Burning Ambition

Ah well; another week, & another Welsh lesson.

Much of what we did today was covered during the weekend’s Sadwrn Siarad; however as only half the group had attended the Day School, we had to go over it again for the benefit of everyone.  Besides, some pupils had struggled a little at the weekend, so the revision was much welcomed.  I am rapidly reaching the conclusion that I must apply myself far more to extracurricular linguistics as otherwise it is all to easy to lag behind; & Welsh is perhaps the hardest language I’ve tackled so far.  Sadly, our tiwtor Meryl, will no longer be taking our group as she has to take classes in Lampeter on Mondays hereafter; she will be sadly missed.  So I’d like to say a big ‘diolch yn fawr am popeth’ (‘thank you so much, for everything’) to Meryl; for being such a patient, good-humoured & inspiring teacher to us all (& apologies for my clutzy Welsh if I’ve used the incorrect form of  the word ‘for’!!).

After the lesson I headed off to Cardigan to do some shopping; although I specifically wanted to hunt down some exotic fruits to make up a basket for Jean; as Nanuk, Tony & I have a private training session with her on Tuesday & I want to take her something to help speed her recovery to full health again.  Whilst the drive to Cardigan along the road through the Teifi Valley had been quite beautiful with the sun shining on the glorious autumnal colours of the forestry skirting the slow-swirling river, the journey back was markedly different with sharp showers shredding the sky, lowering clouds plunging the valley road into a gloomy grey dusk.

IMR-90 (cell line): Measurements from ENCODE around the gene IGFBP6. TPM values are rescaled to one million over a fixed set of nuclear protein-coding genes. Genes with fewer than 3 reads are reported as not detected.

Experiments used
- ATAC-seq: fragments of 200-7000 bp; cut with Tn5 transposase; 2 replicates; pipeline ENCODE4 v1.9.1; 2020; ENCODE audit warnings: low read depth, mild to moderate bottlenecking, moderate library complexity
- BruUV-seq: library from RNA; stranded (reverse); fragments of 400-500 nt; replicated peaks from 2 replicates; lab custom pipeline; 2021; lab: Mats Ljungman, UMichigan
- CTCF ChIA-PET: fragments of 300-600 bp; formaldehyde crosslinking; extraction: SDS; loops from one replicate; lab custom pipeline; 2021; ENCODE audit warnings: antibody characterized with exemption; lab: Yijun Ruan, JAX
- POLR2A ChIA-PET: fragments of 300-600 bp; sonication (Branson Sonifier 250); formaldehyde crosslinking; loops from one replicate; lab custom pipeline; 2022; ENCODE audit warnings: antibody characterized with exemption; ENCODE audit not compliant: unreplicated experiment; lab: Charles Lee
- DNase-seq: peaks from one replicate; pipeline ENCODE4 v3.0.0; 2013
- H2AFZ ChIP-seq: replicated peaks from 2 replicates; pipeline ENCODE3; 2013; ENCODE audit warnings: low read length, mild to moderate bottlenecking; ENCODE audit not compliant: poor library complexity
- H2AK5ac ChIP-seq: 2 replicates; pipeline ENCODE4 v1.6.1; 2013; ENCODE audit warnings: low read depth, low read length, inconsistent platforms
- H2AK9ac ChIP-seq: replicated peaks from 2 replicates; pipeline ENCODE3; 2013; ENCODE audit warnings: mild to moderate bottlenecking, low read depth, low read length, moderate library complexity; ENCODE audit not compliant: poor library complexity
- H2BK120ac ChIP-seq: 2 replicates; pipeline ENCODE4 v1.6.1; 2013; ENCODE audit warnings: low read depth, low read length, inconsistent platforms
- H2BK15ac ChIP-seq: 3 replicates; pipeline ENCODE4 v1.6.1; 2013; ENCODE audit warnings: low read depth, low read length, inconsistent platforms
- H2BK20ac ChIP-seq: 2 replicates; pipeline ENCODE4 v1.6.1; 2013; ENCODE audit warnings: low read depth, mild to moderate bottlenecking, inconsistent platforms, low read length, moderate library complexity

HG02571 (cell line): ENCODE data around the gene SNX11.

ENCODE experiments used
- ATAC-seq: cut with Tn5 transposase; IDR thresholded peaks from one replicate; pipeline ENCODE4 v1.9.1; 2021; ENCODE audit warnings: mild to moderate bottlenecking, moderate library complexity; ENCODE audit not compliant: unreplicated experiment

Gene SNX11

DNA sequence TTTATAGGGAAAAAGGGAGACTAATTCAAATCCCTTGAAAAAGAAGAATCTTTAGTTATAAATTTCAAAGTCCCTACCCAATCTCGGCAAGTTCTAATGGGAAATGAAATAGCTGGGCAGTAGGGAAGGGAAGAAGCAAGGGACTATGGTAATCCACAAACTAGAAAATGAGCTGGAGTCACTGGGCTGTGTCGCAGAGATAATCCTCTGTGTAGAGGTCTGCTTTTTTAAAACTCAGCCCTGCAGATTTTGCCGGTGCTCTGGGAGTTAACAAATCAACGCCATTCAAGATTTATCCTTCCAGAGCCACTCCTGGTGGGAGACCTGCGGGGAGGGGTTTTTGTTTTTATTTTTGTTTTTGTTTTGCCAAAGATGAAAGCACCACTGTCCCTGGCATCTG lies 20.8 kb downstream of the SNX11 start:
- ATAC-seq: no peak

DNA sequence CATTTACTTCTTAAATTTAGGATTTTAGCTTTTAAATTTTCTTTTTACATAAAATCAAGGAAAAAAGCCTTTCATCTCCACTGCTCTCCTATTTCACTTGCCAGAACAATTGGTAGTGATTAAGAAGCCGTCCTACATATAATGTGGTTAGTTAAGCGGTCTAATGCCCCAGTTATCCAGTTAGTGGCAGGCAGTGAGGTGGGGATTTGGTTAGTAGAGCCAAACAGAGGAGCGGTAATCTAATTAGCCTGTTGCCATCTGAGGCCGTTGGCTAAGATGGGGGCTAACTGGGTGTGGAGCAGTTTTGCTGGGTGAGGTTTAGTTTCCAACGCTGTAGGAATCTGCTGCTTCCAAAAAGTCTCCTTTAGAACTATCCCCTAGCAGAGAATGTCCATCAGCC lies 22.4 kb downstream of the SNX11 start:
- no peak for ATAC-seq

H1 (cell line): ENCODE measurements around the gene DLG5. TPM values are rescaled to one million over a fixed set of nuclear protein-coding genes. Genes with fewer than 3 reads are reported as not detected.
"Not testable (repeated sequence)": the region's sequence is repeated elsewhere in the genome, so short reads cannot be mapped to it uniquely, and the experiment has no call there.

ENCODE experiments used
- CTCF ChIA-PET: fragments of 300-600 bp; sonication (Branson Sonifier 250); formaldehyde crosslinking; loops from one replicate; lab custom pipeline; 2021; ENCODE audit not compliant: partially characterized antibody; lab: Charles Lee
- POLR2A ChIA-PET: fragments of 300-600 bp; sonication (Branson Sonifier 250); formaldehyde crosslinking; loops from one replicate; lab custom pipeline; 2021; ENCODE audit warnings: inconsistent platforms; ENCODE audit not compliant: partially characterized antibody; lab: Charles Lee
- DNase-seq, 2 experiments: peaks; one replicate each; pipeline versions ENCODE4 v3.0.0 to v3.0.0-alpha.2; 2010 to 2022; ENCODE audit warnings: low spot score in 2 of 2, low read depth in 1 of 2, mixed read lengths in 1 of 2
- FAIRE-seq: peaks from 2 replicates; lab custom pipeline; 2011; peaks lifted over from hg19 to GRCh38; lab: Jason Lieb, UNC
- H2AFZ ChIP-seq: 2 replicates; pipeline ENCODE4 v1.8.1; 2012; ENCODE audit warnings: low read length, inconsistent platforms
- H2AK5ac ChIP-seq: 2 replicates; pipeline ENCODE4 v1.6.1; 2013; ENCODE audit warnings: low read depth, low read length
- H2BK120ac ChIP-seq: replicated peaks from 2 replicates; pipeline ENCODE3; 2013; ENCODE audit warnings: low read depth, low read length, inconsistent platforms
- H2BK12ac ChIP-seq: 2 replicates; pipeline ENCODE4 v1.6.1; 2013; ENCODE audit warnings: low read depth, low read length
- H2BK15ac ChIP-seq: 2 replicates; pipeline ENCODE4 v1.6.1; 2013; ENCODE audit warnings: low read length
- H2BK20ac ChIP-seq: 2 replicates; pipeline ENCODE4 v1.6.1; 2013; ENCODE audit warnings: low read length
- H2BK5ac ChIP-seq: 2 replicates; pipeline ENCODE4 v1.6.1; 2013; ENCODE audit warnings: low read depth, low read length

I returned home to find Tony working on the computer but almost immediately, we had to hurry outside to bring the goats indoors; as the rain which had pursued me from Cardigan, had finally caught up & came tearing down the valley with a vengeance.  With the goats safely tucked up against the elements in their warm pens happily munching their supper, we opted on an early completion of the remainder of the chores before heading inside & closing the door against the wrath of the weather.  By late evening it was calm, dry & clear, again; so I called Bernard & Sylvia to see whether they were aware of any bonfire parties being held in the village to celebrate the fifth of November. Fortunately, it would appear that the mayhem of a couple of years ago  (when a massive, private display was held in the locality which scared our Shetlands but severely panicked their sensitive thoroughbreds – who were of course stabled but proved to be in dangerously close proximity to the unannounced noisy confusion of colour & light) would no longer have to be endured as the perpetrators of said shenanigans had thankfully since moved away.  Carl called to see if we were interested in going to the Newcastle Emlyn display with him; whilst we’d have loved to have attended, we simply could not risk leaving the farm, regardless, on such a potentially explosive evening.  Meanwhile, on going outside to fetch Nanuk into the peace & safety of the house just in case there were any stray fireworks to scare her, she accidentally tripped me over as I opened the kennel door, sending me sprawling onto the gravel & painfully skinning my hand.  As ever, the old ‘Pony Club’ training came in handy – i.e. never let go of the reins – & Nanuk ended up in a heap on the ground, beside me; although significantly less battered & bruised, thanks to her thick fur.